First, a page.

Program Director, Non-Profit Salary
Earnings for Non-Profit Program Directors in the United States come in at around $51K annually on average. This group's pay is mainly influenced by location, followed by experience level and the specific company. The majority of Non-Profit Program Directors claim high levels of job satisfaction. Female Non-Profit Program Directors make up most of the survey respondents at 77 percent. Not all workers are lucky enough to have benefits; in fact, somewhere between a fifth and a fourth are without coverage. Medical insurance is claimed by a strong majority and dental insurance is reported by the larger part. The numbers in this rundown were provided by PayScale's salary survey participants.
|Salary||$34,561 - $81,748|
|Bonus||$498.09 - $8,970|
|Total Pay (||$33,053 - $81,144|
|Hourly Rate||$13.38 - $27.66|
|Overtime||$15.72 - $31.66|
|Bonus||$498.09 - $8,970|
|Total Pay (||$33,053 - $81,144|
Job Description for Program Director, Non-Profit
Non-profit organizations have different aims and goals from profit-driven enterprises, and although both types share common forms of internal structure and use similar methods to generate revenue, the challenges facing the non-profit director of the operation are quite different from those of a corporate or business executive.Read More...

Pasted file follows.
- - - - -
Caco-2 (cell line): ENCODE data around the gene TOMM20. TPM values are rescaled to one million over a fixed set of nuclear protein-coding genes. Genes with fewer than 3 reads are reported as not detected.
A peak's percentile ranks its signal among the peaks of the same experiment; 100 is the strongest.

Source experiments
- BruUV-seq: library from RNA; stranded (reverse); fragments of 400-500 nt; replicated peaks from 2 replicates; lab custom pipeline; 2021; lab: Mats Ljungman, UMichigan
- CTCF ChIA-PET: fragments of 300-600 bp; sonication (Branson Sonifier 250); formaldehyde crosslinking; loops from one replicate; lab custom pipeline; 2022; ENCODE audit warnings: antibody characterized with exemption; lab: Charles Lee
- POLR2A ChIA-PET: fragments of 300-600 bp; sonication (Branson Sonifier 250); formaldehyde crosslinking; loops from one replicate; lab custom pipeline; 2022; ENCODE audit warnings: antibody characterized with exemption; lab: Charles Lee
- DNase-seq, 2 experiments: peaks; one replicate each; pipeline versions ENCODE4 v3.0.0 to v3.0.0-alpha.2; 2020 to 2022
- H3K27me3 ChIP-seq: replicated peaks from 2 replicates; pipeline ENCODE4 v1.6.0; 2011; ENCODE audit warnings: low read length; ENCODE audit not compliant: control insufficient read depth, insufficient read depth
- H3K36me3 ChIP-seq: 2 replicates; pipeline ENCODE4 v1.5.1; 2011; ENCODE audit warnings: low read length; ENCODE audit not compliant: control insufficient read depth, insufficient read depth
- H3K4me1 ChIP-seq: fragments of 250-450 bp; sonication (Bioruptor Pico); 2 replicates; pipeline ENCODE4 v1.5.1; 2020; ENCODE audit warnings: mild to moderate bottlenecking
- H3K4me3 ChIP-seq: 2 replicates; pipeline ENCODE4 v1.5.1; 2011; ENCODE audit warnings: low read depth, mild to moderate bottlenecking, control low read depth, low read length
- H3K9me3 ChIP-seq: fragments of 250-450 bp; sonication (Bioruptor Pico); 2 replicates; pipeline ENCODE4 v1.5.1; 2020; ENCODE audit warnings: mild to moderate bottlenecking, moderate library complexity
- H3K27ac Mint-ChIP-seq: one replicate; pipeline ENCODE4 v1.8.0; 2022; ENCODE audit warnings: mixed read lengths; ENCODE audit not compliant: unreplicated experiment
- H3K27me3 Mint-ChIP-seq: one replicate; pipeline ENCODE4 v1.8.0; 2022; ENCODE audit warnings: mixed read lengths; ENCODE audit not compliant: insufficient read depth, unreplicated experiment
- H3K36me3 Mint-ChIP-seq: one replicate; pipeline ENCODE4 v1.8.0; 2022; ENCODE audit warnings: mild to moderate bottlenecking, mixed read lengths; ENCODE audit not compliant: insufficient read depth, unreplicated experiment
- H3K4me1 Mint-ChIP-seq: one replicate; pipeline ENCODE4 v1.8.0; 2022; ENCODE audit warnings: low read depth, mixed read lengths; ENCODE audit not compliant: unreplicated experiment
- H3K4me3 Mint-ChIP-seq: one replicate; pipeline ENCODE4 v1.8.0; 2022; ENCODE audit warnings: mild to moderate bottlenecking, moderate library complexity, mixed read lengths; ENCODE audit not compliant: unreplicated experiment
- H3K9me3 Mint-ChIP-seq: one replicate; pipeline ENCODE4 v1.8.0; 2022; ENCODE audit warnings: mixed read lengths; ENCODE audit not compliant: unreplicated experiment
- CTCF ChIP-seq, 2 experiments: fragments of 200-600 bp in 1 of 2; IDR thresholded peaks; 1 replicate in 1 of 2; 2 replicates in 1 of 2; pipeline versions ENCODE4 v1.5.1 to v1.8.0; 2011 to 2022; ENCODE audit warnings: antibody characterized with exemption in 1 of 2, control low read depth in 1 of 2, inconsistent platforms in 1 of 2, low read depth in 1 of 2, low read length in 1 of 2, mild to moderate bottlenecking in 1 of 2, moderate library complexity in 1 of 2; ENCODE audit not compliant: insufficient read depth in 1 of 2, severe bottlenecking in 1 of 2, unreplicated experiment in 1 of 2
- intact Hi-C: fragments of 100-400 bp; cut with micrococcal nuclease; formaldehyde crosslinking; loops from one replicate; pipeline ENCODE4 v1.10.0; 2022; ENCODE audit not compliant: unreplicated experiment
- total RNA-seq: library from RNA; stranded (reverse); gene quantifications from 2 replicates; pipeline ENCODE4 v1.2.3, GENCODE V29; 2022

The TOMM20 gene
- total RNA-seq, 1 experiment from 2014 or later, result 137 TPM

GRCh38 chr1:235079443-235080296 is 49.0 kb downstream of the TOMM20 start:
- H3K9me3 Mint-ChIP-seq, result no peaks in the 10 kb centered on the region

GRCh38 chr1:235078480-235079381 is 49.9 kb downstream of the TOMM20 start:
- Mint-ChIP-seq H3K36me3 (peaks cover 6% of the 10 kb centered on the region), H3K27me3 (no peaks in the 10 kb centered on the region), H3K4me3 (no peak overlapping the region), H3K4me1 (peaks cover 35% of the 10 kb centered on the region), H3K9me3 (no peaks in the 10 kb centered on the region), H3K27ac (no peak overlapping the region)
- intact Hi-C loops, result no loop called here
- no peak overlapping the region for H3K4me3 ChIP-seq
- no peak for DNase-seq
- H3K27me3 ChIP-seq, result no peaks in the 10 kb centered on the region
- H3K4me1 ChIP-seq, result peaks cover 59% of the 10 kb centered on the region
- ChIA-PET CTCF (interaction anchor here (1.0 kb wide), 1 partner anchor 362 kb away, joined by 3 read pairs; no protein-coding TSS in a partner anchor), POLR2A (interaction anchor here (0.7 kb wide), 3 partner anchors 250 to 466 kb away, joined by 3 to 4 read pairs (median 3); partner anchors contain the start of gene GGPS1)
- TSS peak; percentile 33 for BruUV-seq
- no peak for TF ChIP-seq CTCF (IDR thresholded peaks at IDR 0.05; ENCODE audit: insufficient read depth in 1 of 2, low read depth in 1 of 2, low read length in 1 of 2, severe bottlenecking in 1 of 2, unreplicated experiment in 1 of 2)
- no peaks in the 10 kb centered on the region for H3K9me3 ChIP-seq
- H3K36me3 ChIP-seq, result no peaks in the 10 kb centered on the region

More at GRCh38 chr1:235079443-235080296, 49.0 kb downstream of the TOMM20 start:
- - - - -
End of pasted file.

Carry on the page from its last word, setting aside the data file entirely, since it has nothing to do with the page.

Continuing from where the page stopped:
Non-profit program directors have two primary goals: getting and spending. Non-profit organizations are typically funded by donations, so ensuring income is an essential function of the program director and a certain degree of creativity is necessary to find new revenue streams and take maximum advantage of those that currently exist. Spending this money effectively is also a major challenge, as two different non-profit organizations may have very different priorities. This money is often spent on staffing, administrative overhead, sponsored causes, and advertising and outreach, and it all must be scrupulously recorded. These program directors must also provide vision for the organization to solidify its aims and communicate them to everyone within the organization, and they are generally responsible for staffing, soliciting volunteers if necessary, and developing workable budgets.
The leadership of the non-profit program director largely determines the health and success of the non-profit organization. Those in this position must be effective communicators who can get the most out of individuals and inspire them to do their best, even for little to no compensation. A strong sense of ethics is also important, as is a true dedication to the causes the non-profit strives to promote.
Program Director, Non-Profit Tasks
- Evaluate program policies to ensure that they meet client needs, are effectively administered, are fairly applied.
- Assist in preparing program budgets; administer approved amounts, ensuring compliance.
- Coordinate program planning and development with other company activities.
- Ensure that record keeping and statistical information is maintained, updated and communicated.
- Supervise the program managers/coordinators, assisting with staff hiring, coaching and evaluation.
Common Career Paths for Program Director, Non-Profit